The Lunar Chronicles meets Rook in this queer #OwnVoices science-fantasy novel, perfect for fans of Marissa Meyer and Sharon Cameron.
A secret beats inside Anna Thatcher’s chest: an illegal clockwork heart. Anna works cog by cog — donning the moniker Technician — to supply black market medical technology to the sick and injured, against the Commissioner’s tyrannical laws.
Nathaniel Fremont, the Commissioner’s son, has never had to fear the law. Determined to earn his father’s respect, Nathaniel sets out to capture the Technician. But the more he learns about the outlaw, the more he questions whether his father’s elusive affection is worth chasing at all.
Their game of cat and mouse takes an abrupt turn when Eliza, a skilled assassin and spy, arrives. Her mission is to learn the Commissioner’s secrets at any cost — even if it means betraying her own heart.
When these uneasy allies discover the most dangerous secret of all, they must work together despite their differences and put an end to a deadly epidemic — before the Commissioner ends them first.
What is Tarnished Are the Stars about?
At its heart, this book is about finding a sense of belonging. Anna, Eliza, and Nathaniel have all struggled to feel at home during their short lives. Each has been used as a pawn in the game the Commissioner and the Queen are playing. Anna wants to protect and improve the lives of her friends in Mechan, Nathaniel wants to finally feel seen and Eliza wants to take her rightful place. These dreams all come crashing to a halt when happenstance and the Queen’s machinations bring all three of them together planetside.
Genre: Science Fiction
This book is pretty firmly a YA Sci-Fi novel. There are some additional features–such as a smattering of dystopia, and a little bit of an assassin/spy moment–but otherwise it’s pretty clear where this book stands.
Tropes: Corrupt Power, All Around
There is very much a theme in this book of being aware. Secrets are dangerous in the world of the Settlement and Mechan. Even Anna, who is morally upright, finds herself playing with the power of being the Technician and finding out just what it costs to flaunt the laws of the Settlement for so long.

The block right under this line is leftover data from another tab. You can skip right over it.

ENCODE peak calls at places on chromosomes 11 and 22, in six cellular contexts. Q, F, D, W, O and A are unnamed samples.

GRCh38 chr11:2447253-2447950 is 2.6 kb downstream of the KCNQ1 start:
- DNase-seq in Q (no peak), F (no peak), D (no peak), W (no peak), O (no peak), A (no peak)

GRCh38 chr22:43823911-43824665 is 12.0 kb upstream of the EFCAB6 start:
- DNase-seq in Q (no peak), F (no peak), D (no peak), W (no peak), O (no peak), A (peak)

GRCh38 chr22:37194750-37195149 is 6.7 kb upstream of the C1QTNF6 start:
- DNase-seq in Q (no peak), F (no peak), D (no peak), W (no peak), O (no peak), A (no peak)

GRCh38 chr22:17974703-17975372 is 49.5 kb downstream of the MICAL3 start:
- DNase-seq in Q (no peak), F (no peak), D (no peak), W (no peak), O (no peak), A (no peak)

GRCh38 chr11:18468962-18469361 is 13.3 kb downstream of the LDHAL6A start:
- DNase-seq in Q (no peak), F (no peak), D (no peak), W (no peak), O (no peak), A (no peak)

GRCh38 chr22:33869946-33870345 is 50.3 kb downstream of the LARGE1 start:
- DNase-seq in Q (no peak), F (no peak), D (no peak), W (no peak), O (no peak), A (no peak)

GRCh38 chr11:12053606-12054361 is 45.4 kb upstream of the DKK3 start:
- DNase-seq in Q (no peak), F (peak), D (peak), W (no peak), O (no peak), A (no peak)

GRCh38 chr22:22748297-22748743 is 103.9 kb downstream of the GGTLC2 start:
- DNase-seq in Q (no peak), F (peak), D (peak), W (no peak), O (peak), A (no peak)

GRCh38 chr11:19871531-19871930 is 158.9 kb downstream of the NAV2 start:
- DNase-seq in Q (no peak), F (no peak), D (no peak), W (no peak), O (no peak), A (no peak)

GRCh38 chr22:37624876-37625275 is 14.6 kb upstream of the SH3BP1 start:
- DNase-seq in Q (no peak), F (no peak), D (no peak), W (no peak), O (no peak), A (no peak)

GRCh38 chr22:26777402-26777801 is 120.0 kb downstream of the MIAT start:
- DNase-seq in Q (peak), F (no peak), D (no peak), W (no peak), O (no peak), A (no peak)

Plot: Earth got messed up, so let’s go mess up a New Earth!
Much of the plot hinges on the machinations of the wealthy and elite that are in charge of the new human settlement. Having essentially destroyed Earth as we know it, the humans sent to terraform a new planet have concocted elaborate rules to prevent a similar fate from befalling the new Earth–but that good old corruptive influence of power raises its ugly head.
I think overall I enjoyed all of the characters. Nathaniel could be frustrating at times, but I appreciated how compassionate he could be. Eliza, of the three, was my favorite and the easiest to understand in my opinion. Anna and Nathaniel wear their traumas and tragedies on their sleeves, whereas Eliza was much more closed off–something I preferred as I read. The descriptions were all very good and interesting. I didn’t have a lot of the same issues I usually do with sci-fi when it came to the setting, probably because it was largely taking place on the New Earth where technology was relatively simple. I enjoyed that this was largely a political game rather than a true sci-fi focus on tech and space explorations (topics I don’t generally find interesting).
It felt a little bit as though Nathaniel’s aro/ace identity wasn’t set up as thoroughly as it could have been. Of the three characters, Nathaniel does the earliest thinking about relationships–which would have been a prime opportunity to set up the aro/ace reveal. When Eliza remembers her first love, it becomes immediately evident that she is attracted to women. Anna is understandably too busy for most of the novel to think about these things. But Nathaniel has very little light in his life outside of the awkward letter writing with Eliza–which is not portrayed as awkward because of his aro/ace identities. Maybe if more time were spent with Nathaniel before his reveal that established how uncomfortable he was with the idea of getting married?
As much as I enjoyed the political aspects of the book–arguably these were my favorite parts–things got far too convoluted by the end. When none of the main characters are able to really sniff out what’s going on, regardless of how smart they are, then either the villain needs to be an incredible genius or the whole thing is too complicated and no longer enjoyable to read. Unfortunately, despite Eliza setting up the Queen to be so powerful, I never really believed her as a full fledged super villain. Instead I found there were too many layers to the schemes and deceptions going on at the Settlement, and I didn’t find it believable at all that things wrapped up so quickly and easily in the end.
For the most part, this is a pretty solid and enjoyable read. The characters are interesting, the representation feels considerate and realistic, and I enjoyed that the political schemes were more important than technology and other typical sci-fi aspects. The ending felt somewhat rushed through and messy for my tastes, but the build up to it was fantastic. I love the use of Eliza’s arrival to disrupt Anna’s and Nathaniel’s conflicts, and I enjoyed the multiple cat-and-mouse games being conducted throughout the story. The settings were richly detailed with fantastic descriptions, and the relationships were heartbreaking and absorbing. I would recommend this book, especially for folks who find hardcore sci-fi overwhelming but want a taste of it.